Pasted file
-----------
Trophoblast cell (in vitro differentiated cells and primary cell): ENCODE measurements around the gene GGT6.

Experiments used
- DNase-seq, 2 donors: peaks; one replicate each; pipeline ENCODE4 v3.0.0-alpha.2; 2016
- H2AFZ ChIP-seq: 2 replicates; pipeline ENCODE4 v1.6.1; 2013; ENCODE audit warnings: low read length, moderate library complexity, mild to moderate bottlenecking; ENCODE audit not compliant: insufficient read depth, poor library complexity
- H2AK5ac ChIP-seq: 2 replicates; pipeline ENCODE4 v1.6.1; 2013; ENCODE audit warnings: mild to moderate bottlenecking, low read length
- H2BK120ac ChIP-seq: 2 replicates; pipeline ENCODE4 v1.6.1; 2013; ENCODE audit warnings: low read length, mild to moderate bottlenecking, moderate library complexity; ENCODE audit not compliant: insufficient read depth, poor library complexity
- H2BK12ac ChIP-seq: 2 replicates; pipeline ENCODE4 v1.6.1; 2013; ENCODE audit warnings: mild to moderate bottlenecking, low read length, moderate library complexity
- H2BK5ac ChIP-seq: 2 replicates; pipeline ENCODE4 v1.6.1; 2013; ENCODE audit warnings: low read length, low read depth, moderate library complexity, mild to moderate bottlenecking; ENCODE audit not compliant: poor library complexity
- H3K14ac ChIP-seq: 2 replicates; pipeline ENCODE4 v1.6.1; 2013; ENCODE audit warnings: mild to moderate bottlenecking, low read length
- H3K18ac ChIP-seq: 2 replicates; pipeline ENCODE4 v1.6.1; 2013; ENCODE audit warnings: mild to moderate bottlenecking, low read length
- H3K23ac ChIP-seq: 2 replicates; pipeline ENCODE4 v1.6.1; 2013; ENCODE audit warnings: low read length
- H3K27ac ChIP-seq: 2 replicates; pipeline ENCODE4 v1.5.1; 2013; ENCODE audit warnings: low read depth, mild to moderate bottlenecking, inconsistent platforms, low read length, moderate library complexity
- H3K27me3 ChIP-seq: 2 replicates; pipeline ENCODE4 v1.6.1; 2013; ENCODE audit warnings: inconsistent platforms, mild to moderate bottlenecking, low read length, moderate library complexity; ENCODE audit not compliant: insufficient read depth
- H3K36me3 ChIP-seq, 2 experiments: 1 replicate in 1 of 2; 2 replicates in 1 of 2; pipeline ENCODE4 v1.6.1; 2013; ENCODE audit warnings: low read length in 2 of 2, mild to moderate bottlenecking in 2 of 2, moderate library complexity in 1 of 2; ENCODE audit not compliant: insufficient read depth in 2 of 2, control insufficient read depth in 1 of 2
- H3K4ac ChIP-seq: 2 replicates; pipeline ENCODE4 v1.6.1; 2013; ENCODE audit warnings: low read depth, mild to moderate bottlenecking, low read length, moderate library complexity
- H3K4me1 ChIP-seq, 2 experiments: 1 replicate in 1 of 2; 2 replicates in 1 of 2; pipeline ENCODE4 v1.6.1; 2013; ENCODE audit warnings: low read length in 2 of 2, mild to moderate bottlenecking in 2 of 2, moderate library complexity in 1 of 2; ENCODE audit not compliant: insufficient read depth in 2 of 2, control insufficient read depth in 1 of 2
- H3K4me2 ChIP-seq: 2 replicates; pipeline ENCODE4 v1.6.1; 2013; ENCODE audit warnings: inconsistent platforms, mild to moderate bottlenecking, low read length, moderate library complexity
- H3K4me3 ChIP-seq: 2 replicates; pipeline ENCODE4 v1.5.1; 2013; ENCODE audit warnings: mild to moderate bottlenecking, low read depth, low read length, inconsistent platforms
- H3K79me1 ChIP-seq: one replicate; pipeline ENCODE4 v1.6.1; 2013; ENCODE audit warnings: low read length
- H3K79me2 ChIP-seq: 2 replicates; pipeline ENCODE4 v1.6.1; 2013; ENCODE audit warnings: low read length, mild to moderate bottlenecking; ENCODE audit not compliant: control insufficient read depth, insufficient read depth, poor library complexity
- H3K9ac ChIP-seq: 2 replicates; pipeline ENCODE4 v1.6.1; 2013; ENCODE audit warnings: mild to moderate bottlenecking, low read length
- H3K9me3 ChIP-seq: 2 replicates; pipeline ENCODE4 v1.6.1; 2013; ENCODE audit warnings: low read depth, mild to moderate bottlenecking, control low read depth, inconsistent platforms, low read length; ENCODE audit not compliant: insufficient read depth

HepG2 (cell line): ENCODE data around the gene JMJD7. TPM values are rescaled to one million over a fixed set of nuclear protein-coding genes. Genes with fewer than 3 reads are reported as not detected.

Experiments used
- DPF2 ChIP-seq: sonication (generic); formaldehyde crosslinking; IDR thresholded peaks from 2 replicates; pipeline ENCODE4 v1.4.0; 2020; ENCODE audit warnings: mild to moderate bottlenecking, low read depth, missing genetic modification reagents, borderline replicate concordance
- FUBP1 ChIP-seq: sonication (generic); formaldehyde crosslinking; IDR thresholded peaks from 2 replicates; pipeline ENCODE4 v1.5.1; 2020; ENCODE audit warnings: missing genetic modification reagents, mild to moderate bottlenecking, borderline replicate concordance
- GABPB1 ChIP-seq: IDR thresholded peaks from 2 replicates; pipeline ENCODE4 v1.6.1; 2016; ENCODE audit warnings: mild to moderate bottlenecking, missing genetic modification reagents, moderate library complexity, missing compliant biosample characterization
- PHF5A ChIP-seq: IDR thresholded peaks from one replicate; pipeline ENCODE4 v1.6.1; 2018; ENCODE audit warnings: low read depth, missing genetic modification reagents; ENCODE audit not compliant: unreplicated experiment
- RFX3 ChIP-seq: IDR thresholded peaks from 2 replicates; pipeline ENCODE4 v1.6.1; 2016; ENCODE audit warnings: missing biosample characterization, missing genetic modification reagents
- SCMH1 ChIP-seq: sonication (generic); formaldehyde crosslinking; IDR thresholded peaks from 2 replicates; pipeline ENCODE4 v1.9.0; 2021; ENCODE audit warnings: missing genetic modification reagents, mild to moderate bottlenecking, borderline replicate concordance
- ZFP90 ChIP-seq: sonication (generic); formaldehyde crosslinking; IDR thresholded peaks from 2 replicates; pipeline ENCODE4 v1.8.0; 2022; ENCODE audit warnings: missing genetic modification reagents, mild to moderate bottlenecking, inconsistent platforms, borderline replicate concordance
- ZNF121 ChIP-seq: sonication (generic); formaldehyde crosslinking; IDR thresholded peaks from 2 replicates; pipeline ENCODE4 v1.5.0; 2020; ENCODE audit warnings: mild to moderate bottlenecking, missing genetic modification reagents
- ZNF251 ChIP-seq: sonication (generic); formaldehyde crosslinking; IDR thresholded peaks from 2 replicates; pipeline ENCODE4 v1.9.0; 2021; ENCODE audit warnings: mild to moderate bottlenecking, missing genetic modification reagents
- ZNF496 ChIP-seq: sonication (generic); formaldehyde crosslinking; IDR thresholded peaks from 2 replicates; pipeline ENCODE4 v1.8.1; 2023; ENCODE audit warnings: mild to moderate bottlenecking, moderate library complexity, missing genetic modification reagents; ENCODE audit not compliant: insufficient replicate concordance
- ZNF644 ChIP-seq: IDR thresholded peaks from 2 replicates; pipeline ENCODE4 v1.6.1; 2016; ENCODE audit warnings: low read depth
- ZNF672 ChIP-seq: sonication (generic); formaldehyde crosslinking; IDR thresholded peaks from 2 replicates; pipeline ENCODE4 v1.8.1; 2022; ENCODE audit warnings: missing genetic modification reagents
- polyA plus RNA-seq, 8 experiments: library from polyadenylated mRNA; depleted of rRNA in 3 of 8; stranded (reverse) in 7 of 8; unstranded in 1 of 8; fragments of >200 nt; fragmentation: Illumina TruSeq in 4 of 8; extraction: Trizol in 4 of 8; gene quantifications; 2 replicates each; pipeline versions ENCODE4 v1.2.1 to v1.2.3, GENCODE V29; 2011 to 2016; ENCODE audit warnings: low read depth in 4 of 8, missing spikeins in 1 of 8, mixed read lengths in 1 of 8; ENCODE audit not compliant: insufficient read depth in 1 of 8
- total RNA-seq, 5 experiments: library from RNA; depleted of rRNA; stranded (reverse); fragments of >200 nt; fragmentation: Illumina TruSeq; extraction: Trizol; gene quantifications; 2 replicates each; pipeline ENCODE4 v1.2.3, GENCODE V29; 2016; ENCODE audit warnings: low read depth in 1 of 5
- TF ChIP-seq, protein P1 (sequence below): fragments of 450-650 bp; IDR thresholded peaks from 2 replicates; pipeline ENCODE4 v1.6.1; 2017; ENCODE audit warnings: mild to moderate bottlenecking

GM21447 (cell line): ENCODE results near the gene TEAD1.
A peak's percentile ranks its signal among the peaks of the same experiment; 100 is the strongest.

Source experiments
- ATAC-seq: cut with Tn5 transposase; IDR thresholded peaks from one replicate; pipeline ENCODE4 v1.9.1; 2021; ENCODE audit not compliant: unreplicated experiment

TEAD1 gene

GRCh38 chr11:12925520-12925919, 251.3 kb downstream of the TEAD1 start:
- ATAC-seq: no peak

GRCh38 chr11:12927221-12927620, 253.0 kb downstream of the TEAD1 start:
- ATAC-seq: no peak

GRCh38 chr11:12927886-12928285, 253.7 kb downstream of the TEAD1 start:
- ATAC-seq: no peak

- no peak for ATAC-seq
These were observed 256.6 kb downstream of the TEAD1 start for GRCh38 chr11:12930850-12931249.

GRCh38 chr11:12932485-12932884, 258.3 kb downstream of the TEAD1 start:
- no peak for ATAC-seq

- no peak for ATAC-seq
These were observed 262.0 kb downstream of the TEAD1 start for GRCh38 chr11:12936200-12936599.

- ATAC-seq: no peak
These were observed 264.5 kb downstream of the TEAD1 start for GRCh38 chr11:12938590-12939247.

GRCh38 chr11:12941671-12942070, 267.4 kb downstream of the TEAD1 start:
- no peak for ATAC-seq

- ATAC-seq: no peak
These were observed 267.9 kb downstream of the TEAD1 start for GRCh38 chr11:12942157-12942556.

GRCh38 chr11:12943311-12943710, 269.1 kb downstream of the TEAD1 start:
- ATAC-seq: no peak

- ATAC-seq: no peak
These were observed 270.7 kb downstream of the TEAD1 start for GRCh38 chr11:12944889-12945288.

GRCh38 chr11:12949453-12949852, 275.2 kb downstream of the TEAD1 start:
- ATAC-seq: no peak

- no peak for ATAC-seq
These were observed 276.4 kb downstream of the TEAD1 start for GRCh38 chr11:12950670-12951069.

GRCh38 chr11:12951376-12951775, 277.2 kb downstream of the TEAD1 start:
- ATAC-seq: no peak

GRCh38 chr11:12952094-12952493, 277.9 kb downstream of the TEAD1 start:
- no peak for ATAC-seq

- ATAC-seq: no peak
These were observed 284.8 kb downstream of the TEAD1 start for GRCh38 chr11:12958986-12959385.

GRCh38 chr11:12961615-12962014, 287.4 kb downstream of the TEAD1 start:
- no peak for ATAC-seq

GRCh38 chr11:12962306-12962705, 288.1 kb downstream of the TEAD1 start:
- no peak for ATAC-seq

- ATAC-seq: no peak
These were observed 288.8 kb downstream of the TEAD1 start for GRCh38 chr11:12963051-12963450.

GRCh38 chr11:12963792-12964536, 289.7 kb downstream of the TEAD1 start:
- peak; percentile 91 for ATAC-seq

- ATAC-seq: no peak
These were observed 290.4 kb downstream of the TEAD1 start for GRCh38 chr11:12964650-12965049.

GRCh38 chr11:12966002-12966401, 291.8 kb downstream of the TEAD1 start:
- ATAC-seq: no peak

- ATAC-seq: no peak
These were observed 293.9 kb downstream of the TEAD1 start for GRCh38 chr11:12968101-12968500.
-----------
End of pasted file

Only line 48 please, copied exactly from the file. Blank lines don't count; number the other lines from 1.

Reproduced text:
- ATAC-seq: no peak